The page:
From the seventh month in utero, before a child is born, every word the mother says brings about a muscular esponse in the infant. A word is just a vibration of sound, and each vibration is called a phoneme. From the very beginning, there is this intimate connection between body, body movement, the brain and the forma- tion of word structures. By the time the child is born in the world, this muscular response is myelinated— locked in as a permanent pattern. For the first few months, what we call the in-arms-period, the eyes have it. Things aren’t auditory half so much as they are visual in those early months. Why? Because we couldn’t develop vision in utero. So the first few months, immediately after their birth, everything is visual to that child. They are looking, looking, looking, absorbing enormous amounts about their visual world. Around 6 to 12 months, they have what Jean Piaget called “object con- stancy.” He was wrong in his idea of what was happening, but he was right that it does take place. The child’s visual world simply, suddenly stabilizes. This is brought about by myelination of the axons involved in all sorts of other maturation processes. Somewhere around the first year of life, the sensory fields of the brain—the auditory and visual fields—stabilize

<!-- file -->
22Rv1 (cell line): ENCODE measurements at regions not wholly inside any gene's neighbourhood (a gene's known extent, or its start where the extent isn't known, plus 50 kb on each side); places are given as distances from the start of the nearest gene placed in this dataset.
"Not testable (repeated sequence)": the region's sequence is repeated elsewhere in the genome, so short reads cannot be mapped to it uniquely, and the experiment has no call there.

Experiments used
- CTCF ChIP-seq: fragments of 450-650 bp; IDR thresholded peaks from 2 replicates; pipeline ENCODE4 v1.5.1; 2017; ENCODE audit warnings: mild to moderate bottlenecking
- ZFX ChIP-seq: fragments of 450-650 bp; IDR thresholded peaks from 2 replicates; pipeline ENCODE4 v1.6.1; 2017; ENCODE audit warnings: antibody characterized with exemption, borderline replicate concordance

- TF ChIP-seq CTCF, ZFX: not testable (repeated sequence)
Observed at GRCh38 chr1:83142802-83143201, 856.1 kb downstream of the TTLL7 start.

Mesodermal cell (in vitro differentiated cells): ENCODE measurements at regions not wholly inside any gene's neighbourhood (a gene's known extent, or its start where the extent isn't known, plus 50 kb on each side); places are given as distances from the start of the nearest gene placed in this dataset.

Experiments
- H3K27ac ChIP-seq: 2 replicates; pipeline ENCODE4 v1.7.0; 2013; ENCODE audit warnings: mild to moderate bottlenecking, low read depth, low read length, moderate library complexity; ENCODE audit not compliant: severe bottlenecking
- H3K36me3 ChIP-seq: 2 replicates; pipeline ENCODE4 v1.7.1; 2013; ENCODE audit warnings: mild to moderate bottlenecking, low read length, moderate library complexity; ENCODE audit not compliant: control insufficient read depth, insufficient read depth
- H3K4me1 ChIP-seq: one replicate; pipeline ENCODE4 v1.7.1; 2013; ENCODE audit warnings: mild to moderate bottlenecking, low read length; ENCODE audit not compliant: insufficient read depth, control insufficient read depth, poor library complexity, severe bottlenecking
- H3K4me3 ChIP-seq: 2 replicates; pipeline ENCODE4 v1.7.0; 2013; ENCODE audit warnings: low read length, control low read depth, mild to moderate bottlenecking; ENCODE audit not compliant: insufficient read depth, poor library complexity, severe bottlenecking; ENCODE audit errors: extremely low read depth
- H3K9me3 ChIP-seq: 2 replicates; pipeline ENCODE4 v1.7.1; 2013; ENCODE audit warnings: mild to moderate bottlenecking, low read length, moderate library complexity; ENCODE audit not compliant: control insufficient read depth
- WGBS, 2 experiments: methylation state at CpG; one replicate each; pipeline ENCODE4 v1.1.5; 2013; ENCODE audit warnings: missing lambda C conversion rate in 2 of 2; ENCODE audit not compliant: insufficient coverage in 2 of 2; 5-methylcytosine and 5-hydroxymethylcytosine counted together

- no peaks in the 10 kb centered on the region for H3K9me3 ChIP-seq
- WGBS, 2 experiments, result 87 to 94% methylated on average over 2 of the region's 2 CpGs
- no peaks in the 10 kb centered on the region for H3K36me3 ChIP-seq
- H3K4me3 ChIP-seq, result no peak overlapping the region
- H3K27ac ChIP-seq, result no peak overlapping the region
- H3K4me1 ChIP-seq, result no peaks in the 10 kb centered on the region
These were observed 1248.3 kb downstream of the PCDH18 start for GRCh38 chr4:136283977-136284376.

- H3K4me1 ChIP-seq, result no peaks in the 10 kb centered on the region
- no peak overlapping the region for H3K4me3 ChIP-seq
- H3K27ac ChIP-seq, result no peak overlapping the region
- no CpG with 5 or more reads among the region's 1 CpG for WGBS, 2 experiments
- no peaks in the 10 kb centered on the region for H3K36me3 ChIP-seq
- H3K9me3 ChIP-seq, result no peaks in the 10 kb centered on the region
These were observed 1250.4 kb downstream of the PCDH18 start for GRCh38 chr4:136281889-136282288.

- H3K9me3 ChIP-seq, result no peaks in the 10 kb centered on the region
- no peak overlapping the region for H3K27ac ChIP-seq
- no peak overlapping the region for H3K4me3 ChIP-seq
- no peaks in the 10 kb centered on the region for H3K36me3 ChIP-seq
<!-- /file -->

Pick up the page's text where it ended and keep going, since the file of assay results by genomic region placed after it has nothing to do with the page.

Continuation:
and mature enough so that this total entrainment locked in on the visual process is no longer needed. That’s when
we shift into the great limbic structure, and this emotional child appears. Language and walking appear.
Let’s look at the growth of language itself, and the relationship between word and thing. I love the work of
Blurton Jones, working with Nikolaas Tinbergen, the Nobel laureate, in the cross-cultural study of the pointing
syndrome. When a little child is in his own nest, he thinks anything is safe to interact with; he will just jump right
in on it. He wants to taste it, touch it, smell it, feel it and immediately say, “What is that, mama? What is that,
Daddy?” The child is asking for a name label for the object.
When you give him a name, the word and the thing build into the brain as a single neural pattern. The brain does
not build a neural network of the thing—its taste, touch, smell, feel and quality—and then, in addition, add to this
its name as though the name were a separate item. The name builds in as an integral part of the whole “structure
of knowledge,” as Piaget calls it. A structure of knowledge is a neural pattern that results from the child’s interaction
with an object or an event of his or her physical world. The brain responds to each experience by creating these
structures of knowledge. The name and the thing build as a single unit.
We call this “concrete language.” The word doesn’t stand for the thing; the word and the thing are the same to
the early child. Ask a 2-year-old child to say the word hand, and she’ll move her hand when she says it. Because hand
means something very tangible, something very concrete. Children at this early age can’t deal with abstractions.
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